Every year over 250,000 people around the world are diagnosed with brain cancer, and 71% of deaths from brain tumours occur in people under 75 years old. In fact, brain tumours claim more lives of people under 40 than any other cancer, including in children. In addition, brain tumours are extremely difficult to diagnose, and their incidence is rising, with as many as 40% of cancers eventually spread to the brain.[i]
Brain tumour surgery is a highly complex, delicate and risky procedure. Yet a new procedure carried out by a team of surgeons in London may prove to be a game-changer for both patients and doctors alike.
Using both a laser probe and a so-called “smart knife”, surgeons successfully removed a brain tumour from twenty-two year old Ruben Hill, the first patient on which the new procedure was used. The trial operation’s success was recently published in Medical News Today[ii], which notes that the new procedure was able to get around two major challenges facing surgeons performing brain tumour surgery.
A laser that can see and a knife that can think
One major problem that surgeons encounter while performing brain tumour surgery is the difficulty in distinguishing tumour and healthy brain tissue. Current procedures can only do this by taking biopsies of removed tissue, a process which can take as much as half an hour to confirm results. Moreover, ensuring that wide enough margins remain around the removal site, without cutting into healthy tissue, is another reason why operations are incredibly delicate and risky. Cutting into healthy brain tissue surrounding a tumour can cause serious side effects from damage to neighbouring brain tissue,for example loss of speech or loss of movement.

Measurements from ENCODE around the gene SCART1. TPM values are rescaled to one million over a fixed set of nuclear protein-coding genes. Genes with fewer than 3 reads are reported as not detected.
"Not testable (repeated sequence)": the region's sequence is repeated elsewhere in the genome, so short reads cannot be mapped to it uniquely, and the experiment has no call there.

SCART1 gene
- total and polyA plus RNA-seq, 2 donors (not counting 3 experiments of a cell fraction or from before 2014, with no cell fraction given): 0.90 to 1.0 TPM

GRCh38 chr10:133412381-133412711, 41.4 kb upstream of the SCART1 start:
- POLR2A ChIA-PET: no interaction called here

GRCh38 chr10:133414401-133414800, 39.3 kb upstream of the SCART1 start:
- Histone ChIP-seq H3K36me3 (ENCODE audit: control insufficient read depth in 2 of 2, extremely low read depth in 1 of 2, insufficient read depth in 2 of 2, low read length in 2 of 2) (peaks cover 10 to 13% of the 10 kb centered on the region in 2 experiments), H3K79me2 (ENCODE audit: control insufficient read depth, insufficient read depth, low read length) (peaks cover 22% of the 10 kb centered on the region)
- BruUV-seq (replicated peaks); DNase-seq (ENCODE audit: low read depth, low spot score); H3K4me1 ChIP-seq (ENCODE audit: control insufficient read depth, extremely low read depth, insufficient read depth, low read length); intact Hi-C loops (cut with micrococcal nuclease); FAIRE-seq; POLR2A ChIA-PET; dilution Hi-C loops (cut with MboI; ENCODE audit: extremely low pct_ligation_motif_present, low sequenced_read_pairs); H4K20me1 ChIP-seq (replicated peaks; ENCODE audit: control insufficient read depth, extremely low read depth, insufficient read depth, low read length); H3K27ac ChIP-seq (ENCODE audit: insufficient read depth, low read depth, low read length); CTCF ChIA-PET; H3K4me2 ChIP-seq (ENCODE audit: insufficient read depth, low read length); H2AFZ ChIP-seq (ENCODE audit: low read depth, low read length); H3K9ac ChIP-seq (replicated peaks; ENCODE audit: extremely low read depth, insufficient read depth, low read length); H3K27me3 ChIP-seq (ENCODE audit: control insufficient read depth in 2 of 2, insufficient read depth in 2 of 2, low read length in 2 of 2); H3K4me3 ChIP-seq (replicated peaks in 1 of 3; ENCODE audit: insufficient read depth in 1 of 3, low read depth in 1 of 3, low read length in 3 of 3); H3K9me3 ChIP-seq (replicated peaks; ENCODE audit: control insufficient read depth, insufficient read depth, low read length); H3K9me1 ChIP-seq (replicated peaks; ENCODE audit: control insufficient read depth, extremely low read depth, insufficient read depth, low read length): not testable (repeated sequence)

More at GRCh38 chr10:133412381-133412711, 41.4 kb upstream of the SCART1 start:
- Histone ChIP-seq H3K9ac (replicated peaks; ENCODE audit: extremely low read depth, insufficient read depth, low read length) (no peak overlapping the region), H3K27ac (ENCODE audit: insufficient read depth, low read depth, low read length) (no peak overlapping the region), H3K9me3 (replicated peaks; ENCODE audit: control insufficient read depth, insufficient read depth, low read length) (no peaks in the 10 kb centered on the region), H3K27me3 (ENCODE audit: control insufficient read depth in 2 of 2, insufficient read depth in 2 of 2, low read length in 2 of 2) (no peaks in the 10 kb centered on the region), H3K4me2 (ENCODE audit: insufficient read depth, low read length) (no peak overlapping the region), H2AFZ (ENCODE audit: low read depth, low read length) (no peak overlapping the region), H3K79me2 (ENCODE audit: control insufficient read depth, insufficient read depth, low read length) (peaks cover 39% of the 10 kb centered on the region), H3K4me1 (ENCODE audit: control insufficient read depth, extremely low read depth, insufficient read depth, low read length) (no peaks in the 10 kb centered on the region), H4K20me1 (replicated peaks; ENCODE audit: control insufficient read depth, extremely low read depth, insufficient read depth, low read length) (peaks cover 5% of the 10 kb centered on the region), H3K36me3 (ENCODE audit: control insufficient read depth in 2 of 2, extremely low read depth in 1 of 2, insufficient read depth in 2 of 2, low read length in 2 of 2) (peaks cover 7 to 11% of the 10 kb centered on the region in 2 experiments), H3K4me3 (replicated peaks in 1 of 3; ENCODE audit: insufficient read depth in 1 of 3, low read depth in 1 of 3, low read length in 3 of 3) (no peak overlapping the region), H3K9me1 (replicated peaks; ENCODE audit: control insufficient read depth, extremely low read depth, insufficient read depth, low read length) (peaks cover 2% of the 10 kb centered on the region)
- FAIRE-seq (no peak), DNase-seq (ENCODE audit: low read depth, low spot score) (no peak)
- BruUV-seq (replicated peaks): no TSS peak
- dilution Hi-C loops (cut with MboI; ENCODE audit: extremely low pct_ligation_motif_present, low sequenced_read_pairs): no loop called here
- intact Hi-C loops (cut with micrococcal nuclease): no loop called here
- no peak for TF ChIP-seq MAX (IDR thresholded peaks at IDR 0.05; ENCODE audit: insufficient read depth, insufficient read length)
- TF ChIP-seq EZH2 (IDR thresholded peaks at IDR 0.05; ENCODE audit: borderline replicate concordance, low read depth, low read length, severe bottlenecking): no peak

The new procedure succeeds in “effectively bringing the lab into the operating theater”, with the laser probe mapping the distinction between cancer and normal tissue and guiding the surgeon’s decision-making during surgery. At the same time, the knife is almost simultaneously able to confirm the tissue type by analysing the vapour produced by the surgery itself. The knife has obtained a 100% accuracy rate in previous trial studies.
According to Professor Michael Swash, Consultant Neurologist at St Bartholomew’s and the Royal London Hospital and member of the Best Doctors European Medical Advisory Board, “this new procedure marks a further advance in the all-important technique of accurately defining the limits of surgical excision during tumour surgery in the brain.”